ON the penultimate, and most challenging, stretch of the Great Glen Way we are hit with a problem.
After six miles uphill we are desperate for a break but there is nowhere to rest our legs.
A cheery-looking pensioner has nabbed a timber stack to enjoy his flask of tea and has spread his picnic around to claim ownership of the makeshift seat.
We are certain, however, that a better alternative is just ahead, as there are stone carved seats dotted along the route. There is just one obstacle. The French couple who have passed us intermittently are ahead. There is nothing else for it. We accelerate past them, head down with the shame of it. Sure enough, we soon spot a seat with spectacular views of Loch Ness. I keep my eyes firmly on monster watch as they pass.
There must be no better antidote to city life than a walking holiday, where the main stress of the day is finding a pew with a view.
Shorter and less challenging than the West Highland Way (WHW), the Great Glen runs 73 miles from Fort William to Inverness and was opened in 2002. It is normally covered in 4-6 days and is in general on easy terrain, mainly following canal towpaths and woodland paths.
As with the WHW, May and September are the most popular months for travel, weather and midge-wise.
The first thing you notice is how much more remote it is than the WHW. It wouldn't be unusual to walk a day without coming into contact with another soul.
We have chosen to go with Sherpa Expeditions, which arranges all your accommodation in high-end B&Bs as well as bag transfer each day. Call me a lightweight, but I just can't see the appeal of lugging a heavy rucksack around.
After a comfortable stay in the Guisachan House in Fort William and a lively night in the Crofter bar watching Andy Murray's US Open triumph, we begin our first walk of the six-day trek.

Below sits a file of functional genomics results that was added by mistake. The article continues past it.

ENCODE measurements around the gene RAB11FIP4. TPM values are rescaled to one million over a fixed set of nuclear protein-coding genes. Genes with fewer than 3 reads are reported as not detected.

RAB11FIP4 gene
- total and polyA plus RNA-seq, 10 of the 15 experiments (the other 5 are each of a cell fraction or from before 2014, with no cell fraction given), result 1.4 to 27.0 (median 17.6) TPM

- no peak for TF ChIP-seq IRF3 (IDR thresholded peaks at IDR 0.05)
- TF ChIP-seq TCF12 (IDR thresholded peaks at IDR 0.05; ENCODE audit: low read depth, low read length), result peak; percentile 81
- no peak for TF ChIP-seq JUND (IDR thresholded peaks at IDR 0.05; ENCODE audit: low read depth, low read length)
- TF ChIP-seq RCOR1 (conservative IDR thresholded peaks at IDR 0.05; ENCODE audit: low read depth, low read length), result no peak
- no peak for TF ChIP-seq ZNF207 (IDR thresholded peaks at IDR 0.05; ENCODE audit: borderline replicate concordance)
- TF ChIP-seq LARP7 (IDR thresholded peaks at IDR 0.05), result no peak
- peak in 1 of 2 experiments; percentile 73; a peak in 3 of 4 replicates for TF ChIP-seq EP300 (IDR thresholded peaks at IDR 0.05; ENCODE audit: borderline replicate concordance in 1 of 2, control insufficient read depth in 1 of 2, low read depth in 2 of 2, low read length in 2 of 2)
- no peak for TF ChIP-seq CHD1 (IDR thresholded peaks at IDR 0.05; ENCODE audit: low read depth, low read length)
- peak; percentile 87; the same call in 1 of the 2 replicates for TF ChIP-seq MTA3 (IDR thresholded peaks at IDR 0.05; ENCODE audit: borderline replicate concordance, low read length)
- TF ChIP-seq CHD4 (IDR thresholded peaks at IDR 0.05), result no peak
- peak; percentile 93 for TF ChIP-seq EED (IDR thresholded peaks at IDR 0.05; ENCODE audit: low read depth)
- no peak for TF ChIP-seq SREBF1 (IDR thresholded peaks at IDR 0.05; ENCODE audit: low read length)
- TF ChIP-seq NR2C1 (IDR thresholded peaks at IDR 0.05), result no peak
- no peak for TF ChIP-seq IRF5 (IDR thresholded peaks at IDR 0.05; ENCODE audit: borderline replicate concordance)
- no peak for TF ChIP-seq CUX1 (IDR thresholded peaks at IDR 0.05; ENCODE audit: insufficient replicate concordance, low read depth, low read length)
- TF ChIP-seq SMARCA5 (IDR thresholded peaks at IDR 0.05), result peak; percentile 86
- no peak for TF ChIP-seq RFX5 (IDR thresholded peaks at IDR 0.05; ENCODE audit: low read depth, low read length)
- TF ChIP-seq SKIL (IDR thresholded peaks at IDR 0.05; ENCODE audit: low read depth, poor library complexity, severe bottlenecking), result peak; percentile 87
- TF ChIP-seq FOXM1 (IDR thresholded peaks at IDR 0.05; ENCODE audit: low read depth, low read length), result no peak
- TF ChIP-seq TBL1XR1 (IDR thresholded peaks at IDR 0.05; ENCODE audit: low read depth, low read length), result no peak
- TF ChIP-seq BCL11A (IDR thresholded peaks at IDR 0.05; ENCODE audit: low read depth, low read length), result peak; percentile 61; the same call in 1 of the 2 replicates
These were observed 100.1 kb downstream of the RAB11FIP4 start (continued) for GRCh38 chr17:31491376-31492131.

The Way begins opposite a Morrison's supermarket but don't be put off by this unremarkable start. The route takes three miles to leave Fort William, meandering around the banks of Loch Linnhe through Caol and Corpach in the shadow of Ben Nevis.
We pause at Neptunes Staircase, the dramatic eight-lock flight at Banavie which raises the Caledonian Canal by 19m (62ft).
The 62-mile canal was conceived by the engineer Thomas Telford after he was asked by the government to look at measures to help the Highlands recover from the Clearances.
It's a fine, flat 10.5 mile walk to Gairlochy, with great views of the surrounding mountains.
Our stopping point for the night is three miles further on in the village of Spean Bridge. I must award this B&B five stars for hospitality – there is a plate of home-made scones waiting for us. Then again, I wouldn't expect anything less from my mother.
We leave bright and early for South Laggan, a lovely 13-mile walk that runs mainly alongside the banks of Loch Lochy.
The Way benefits from plentiful, and interesting, information points (and seats). For a slight diversion take in the waterfall used in the movie Rob Roy, near Clunes, where Liam Neeson's character escaped the redcoats.
Our stop for the night is the Forest Lodge B&B, which involves a hazardous, though mercifully short, walk along the busy A82.